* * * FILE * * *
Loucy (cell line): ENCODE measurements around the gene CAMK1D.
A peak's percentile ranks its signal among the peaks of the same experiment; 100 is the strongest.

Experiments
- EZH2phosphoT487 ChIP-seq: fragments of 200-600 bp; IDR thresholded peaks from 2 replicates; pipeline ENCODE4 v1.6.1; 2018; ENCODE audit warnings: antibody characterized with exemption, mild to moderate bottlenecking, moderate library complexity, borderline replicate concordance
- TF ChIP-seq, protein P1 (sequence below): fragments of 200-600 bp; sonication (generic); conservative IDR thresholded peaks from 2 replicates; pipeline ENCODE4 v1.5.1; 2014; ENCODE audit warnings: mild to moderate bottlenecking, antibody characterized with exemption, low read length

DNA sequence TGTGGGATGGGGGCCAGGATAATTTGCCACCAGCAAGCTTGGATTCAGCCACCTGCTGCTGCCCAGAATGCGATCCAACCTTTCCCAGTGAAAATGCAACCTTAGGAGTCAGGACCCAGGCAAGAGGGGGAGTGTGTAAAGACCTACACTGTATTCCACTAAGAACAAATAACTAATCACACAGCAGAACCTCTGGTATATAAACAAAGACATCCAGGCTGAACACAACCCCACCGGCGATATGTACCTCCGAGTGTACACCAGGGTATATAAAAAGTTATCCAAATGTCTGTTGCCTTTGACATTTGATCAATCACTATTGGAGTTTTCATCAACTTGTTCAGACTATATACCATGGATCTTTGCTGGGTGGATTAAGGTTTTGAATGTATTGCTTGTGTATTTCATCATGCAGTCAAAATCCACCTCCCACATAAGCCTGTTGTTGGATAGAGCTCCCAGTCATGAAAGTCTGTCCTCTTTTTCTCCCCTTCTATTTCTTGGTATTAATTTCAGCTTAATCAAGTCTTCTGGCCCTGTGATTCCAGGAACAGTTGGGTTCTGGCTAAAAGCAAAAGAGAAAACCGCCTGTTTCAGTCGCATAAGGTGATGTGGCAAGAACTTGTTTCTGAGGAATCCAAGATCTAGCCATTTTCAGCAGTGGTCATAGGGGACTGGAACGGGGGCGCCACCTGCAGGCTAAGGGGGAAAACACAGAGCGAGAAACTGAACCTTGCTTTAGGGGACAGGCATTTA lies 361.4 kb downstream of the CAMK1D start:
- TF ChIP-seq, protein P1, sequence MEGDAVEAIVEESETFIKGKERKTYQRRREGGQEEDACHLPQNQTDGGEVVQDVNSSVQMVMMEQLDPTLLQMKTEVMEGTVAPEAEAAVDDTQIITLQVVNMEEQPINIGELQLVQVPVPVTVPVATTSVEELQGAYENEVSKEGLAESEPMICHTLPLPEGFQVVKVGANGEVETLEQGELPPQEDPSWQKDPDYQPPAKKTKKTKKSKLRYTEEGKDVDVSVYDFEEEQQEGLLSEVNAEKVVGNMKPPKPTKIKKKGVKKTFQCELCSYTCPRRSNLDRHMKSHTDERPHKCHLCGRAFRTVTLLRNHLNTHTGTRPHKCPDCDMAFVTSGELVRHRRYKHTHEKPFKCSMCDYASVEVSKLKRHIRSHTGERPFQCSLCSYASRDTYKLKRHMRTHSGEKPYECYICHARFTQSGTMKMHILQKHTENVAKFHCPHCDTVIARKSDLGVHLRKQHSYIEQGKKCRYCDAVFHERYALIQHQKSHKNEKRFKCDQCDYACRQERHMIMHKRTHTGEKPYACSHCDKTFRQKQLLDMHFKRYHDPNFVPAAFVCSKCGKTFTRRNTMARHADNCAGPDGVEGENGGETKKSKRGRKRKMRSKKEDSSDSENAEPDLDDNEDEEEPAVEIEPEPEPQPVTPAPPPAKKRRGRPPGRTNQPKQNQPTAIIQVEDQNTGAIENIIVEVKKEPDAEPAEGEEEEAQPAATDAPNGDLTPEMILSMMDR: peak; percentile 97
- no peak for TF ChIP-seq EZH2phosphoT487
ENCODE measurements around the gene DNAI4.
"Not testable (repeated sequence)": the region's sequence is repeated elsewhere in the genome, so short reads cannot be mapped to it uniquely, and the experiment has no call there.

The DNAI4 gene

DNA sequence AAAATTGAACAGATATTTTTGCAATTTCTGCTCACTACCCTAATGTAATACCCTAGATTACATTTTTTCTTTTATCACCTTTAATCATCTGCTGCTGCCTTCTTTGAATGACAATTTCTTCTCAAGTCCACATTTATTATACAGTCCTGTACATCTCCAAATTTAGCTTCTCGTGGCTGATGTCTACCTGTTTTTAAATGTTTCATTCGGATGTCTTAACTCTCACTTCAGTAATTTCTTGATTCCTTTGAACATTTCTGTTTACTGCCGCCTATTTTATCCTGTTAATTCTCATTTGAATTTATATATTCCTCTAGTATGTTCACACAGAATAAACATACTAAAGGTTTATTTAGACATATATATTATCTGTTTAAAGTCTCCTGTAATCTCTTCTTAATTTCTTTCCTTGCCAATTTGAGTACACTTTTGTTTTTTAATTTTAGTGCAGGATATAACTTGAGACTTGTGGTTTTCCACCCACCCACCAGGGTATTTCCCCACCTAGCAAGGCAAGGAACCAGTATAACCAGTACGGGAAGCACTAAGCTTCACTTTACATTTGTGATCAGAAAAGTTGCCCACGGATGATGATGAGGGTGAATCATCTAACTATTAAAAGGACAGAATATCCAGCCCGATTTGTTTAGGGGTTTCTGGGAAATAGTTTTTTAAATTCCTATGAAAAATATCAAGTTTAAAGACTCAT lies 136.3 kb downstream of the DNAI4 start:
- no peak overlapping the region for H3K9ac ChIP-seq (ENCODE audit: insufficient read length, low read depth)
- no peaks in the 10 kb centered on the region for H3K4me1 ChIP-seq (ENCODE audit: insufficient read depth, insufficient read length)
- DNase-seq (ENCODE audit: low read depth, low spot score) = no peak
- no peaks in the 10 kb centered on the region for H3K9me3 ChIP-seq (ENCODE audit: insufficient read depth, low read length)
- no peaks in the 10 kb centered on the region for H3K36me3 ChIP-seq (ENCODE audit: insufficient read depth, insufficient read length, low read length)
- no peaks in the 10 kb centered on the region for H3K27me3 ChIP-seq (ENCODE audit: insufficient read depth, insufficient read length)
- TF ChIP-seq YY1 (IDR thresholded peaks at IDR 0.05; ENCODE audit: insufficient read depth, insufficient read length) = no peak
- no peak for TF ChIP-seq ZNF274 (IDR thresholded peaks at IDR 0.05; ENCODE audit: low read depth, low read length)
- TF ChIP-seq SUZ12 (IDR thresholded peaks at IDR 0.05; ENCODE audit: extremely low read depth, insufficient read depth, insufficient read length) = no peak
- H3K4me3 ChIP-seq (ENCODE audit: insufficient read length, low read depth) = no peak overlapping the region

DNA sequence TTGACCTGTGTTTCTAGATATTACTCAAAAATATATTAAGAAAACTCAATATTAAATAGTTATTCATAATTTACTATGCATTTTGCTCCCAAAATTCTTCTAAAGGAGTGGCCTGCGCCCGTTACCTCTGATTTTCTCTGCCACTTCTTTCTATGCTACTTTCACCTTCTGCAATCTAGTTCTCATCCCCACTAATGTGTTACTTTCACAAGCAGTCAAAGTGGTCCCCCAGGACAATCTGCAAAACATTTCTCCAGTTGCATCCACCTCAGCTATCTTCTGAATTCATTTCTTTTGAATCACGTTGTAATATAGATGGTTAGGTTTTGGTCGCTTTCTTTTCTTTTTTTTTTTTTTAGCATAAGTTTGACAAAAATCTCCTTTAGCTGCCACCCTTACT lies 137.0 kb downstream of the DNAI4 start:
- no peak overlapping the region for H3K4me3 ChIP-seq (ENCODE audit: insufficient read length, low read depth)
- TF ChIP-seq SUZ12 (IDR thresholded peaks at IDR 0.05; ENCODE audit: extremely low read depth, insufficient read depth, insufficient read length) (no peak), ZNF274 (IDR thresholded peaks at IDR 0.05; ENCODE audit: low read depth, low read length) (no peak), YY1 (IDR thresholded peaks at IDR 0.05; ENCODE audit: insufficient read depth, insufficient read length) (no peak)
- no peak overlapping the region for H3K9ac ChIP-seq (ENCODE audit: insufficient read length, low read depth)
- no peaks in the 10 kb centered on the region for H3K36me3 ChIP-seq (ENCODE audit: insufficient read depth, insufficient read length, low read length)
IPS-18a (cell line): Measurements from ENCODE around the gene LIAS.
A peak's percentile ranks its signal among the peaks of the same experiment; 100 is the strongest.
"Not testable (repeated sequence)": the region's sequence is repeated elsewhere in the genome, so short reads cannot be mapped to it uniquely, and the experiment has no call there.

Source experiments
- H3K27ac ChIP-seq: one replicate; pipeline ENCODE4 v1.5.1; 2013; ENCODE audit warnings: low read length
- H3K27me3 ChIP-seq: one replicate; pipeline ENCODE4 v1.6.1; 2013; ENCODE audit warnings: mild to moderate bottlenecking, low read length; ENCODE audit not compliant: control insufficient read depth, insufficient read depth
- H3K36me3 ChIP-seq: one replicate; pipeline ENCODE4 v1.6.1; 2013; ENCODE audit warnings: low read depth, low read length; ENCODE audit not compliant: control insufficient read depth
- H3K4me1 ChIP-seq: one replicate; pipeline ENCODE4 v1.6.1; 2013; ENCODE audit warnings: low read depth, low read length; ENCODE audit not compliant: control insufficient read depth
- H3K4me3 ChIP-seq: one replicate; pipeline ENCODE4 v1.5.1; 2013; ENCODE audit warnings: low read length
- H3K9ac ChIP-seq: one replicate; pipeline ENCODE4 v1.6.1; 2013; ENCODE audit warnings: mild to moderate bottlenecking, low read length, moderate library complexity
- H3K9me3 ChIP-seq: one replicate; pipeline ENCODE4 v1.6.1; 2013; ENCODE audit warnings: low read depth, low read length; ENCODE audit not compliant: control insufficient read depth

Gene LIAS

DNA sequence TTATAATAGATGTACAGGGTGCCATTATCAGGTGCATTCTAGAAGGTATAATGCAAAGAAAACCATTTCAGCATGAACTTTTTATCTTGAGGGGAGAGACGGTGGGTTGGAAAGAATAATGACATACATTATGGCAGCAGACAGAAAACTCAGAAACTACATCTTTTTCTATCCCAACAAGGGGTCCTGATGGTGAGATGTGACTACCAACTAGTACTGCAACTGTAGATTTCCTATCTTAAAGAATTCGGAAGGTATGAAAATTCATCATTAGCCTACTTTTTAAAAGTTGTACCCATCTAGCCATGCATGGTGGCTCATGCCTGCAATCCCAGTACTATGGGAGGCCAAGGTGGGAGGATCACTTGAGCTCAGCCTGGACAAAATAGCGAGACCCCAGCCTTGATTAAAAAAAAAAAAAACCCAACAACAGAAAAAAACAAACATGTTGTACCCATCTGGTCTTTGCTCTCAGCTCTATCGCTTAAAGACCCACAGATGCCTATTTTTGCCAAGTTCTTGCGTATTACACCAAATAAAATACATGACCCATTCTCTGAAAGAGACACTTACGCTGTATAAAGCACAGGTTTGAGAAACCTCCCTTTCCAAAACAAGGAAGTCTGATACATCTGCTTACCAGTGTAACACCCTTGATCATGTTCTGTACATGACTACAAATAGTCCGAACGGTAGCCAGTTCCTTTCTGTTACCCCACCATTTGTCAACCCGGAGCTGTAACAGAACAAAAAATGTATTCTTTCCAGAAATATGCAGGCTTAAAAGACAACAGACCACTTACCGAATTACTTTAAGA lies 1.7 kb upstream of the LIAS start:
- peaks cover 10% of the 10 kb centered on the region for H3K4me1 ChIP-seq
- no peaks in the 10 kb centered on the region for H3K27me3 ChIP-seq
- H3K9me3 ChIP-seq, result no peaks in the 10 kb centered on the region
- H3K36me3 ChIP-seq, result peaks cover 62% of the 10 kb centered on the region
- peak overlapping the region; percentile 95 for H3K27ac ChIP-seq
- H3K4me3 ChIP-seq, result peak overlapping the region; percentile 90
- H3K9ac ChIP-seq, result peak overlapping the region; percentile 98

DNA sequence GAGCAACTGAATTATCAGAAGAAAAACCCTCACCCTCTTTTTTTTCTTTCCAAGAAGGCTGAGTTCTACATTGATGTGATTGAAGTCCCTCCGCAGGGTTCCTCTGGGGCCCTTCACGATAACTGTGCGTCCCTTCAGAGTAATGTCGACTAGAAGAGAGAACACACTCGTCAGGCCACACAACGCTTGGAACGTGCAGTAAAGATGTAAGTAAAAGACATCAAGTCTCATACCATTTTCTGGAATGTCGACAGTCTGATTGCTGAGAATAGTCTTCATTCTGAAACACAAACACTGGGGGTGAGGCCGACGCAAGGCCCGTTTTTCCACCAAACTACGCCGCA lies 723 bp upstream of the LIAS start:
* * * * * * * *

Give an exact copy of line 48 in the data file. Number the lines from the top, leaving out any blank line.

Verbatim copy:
DNA sequence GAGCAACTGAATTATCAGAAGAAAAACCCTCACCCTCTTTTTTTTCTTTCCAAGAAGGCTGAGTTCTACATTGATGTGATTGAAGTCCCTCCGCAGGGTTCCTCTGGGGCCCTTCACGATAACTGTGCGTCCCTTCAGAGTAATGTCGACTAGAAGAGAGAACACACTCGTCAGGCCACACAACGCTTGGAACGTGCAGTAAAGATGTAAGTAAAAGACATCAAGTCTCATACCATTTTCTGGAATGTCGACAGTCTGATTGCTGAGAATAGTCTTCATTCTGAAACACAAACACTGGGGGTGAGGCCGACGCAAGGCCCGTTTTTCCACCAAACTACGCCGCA lies 723 bp upstream of the LIAS start: